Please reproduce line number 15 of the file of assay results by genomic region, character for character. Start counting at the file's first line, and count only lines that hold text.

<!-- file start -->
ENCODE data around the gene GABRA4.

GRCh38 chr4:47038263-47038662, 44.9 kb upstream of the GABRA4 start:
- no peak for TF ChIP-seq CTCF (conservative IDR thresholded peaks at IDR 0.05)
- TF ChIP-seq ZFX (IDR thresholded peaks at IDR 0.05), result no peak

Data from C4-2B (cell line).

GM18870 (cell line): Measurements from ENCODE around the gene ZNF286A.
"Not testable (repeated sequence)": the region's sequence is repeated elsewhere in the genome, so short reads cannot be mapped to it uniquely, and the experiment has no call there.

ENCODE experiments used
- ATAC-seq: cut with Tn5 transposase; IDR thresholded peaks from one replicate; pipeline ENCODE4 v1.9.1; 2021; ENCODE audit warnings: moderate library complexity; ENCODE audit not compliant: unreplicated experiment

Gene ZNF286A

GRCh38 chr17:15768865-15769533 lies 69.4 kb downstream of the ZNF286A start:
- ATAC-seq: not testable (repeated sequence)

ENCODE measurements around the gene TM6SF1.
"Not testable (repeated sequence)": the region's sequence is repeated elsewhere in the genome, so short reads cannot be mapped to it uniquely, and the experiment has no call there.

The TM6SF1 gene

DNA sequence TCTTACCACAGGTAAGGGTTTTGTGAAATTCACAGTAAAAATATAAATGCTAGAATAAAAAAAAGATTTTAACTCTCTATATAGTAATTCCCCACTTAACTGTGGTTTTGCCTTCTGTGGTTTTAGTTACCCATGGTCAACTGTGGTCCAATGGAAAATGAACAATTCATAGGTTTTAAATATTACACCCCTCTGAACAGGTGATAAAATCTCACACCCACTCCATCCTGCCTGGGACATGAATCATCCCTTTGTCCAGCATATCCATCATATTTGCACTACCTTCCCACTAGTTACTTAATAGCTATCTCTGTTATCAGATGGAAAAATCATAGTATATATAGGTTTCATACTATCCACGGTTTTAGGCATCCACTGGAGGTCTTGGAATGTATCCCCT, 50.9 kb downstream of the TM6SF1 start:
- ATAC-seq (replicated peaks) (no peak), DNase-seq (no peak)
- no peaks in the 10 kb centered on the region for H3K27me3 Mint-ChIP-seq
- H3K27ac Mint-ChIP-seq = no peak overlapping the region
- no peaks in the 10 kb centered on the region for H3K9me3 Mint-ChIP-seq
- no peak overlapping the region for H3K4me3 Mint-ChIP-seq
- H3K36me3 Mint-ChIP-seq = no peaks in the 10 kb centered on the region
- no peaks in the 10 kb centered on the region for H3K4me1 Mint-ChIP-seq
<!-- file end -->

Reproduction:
The TM6SF1 gene